Christmas in New York City would be nothing without Rockefeller Center, home of the renowned 80-foot Christmas tree and the ice skating rink that doubles as the planet’s favorite wedding proposal location. It’s a place full of traditions, but this year may see the absence of a favorite — the rink’s beloved Skating Santa.
Paul Chernosky, Rockefeller Center’s Santa extraordinaire, has spent the past 15 holiday seasons making families smile and taking pictures with skaters. However, Grinch-like management changes this year have caused Paul to be fired without warning.
Paul was shocked by the sudden job loss:
“I was always told in the past that as long as I wanted the job I had it. … I felt very appreciated and praised for my work, and then all of a sudden: boom. The rug was just pulled out from under my feet.” Keep reading »
The internet is the land of over-sharing, and it appears that the interweb gods have now gifted us with one of the most useful over-shares of all: a nifty little map of which New York City neighborhoods are having the most sex. New Yorkers tend to be a little too obsessed with analyzing themselves, but this is one subject I’ll let that slide for. Keep reading »
In the twelve years that Mayor Bloomberg has presided over New York City, the Department of Health and Mental Hygiene (srsly, that’s for real, MENTAL HYGIENE) has been responsible for quite a few not always-well-received ad campaigns. The words “controversial” and occasionally “insensitive” come to mind — hello, human fat being poured out of a soda bottle; nice to see you, comically-crying “child of a teen mother.” (There was also that time they took a photo of a healthy two-legged man and Photoshopped him into a diabetes-suffering amputee.)
The department’s latest venture, which takes the form of posters to be found primarily in subways and on street corners, takes a slightly different approach than the usual I’m hungover and even if I weren’t I still didn’t really need to see that on my way to work this morning scare tactics. In fact, the NYC Girls Project is the rare positive stab at successful outreach. The posters, as well as the accompanying city-sponsored fitness programs and #imagirl Twitter campaign, are aimed at young girls aged 7 to 12. As more than 80 percent of 10-year-old girls are “afraid of being fat,” and with “body satisfaction” hitting rock bottom between 12 and 15, the idea behind the campaign is that some of these body image issues can be addressed as early as possible before things start to get rough (which we all know they will anyway, of course). Keep reading »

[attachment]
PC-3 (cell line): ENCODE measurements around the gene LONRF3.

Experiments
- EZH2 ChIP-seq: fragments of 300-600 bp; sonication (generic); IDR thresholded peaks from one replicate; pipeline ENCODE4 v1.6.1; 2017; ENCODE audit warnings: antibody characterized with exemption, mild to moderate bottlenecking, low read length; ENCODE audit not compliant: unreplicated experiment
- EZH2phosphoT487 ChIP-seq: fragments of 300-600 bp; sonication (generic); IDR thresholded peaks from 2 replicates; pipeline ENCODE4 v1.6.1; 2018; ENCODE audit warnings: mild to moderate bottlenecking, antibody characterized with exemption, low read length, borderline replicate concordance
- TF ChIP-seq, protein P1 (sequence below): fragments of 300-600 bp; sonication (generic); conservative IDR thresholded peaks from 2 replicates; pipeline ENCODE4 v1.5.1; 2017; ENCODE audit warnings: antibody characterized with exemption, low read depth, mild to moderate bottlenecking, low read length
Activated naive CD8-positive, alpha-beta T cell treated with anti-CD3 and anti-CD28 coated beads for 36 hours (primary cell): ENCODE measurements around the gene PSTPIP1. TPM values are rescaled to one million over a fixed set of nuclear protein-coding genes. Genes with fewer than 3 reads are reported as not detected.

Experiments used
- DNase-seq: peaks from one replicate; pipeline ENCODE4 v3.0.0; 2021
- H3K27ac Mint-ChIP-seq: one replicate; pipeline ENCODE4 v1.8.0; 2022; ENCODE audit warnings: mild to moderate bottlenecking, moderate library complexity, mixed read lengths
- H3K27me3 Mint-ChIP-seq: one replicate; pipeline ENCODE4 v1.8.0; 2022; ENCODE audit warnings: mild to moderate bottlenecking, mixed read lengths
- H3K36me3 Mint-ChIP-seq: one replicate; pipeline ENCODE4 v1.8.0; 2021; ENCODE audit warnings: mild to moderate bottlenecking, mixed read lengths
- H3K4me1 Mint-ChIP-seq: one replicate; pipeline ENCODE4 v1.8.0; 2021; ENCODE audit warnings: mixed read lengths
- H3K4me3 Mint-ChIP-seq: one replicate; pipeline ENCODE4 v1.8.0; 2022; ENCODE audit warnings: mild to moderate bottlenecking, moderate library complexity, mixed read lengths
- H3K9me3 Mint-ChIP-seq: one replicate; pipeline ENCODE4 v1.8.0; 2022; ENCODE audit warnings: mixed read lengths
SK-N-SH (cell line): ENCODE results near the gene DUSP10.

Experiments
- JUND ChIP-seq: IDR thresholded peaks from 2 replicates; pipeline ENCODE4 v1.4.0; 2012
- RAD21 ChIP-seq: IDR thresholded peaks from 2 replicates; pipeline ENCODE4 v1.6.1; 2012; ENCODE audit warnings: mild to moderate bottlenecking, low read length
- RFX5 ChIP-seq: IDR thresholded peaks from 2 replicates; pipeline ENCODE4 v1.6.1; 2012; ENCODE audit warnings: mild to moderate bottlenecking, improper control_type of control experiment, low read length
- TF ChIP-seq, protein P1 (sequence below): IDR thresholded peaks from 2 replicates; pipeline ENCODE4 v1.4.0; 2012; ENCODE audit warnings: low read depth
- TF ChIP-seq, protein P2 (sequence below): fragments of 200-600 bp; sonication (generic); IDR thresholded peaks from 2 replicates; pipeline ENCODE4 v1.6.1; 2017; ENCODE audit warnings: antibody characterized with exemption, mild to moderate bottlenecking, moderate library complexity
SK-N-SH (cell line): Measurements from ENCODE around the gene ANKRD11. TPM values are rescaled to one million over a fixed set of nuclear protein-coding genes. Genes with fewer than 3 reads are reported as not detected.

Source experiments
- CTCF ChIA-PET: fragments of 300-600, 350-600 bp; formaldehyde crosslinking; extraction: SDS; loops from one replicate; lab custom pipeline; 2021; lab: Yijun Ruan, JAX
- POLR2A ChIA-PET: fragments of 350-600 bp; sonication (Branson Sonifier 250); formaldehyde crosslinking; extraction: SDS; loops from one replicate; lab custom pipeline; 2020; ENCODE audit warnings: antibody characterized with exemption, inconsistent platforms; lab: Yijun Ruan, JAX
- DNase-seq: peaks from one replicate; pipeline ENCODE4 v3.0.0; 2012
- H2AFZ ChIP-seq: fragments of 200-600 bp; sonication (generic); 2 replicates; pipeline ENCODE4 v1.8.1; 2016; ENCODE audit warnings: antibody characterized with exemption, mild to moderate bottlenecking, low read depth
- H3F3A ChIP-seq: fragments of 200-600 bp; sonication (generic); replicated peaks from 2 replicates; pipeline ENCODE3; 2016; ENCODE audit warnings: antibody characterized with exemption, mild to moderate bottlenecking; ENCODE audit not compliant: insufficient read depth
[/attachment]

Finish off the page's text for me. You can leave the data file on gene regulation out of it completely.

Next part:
This is an image taken directly from the New York City MTA of what one of the downtown subway stations looks like post-Hurricane Sandy. That’s an entire subway tunnel full of water — and salt water at that — which rusts out subway trains and tracks, leaving them non-functioning. Whoa boy.
Why is Olivia Palermo still famous? Why is she still snapped by the paparazzi on a weekly basis? Why does she sit front row at every show from New York to Paris come Fashion Week? Here’s the truth: she’s pretty, she’s well-dressed, and she pretty much epitomizes everything there is to love and love to hate about the Manhattan faux-socialite. I say faux because, come on, an MTV show stint and an obscenely wealthy, corrupt father does not a socialite make… or does it? Whatever her cause célèbre may be, I always like to see Olivia looking gorgeous about town, especially with her equally gorgeous boyfriend. I want this outfit, but it probably cost more than my entire wardrobe. This is where Style Stealer comes in… Keep reading »
Lepidopterists, take note: if you live toward the north, you may have noticed an exceptional amount of orange and black butterflies taking to the skies. These are the Red Admiral (Vanessa atalanta) series, which literature nerds (holler!) will recognize as Vladimir Nabokov’s favorite, to which he penned an ode in his 999-line poem Pale Fire. I haven’t seen one yet, but apparently there’s tons of them, especially here in New York City where they’ll actually end up settling. This is hardly the first time they’ve been seen — the butterflies migrate upward from the South come spring — but they’re early this year and have arrived in mass quantities. According to upstate New York paper The Daily News, “[the Red Admiral] typically arrives at the end of May, but to see it in such numbers and so early in the season is not common.” Experts agree that the phenomenon has occurred about 4-5 weeks earlier than average, most likely caused by our unseasonably warm spring. Keep reading »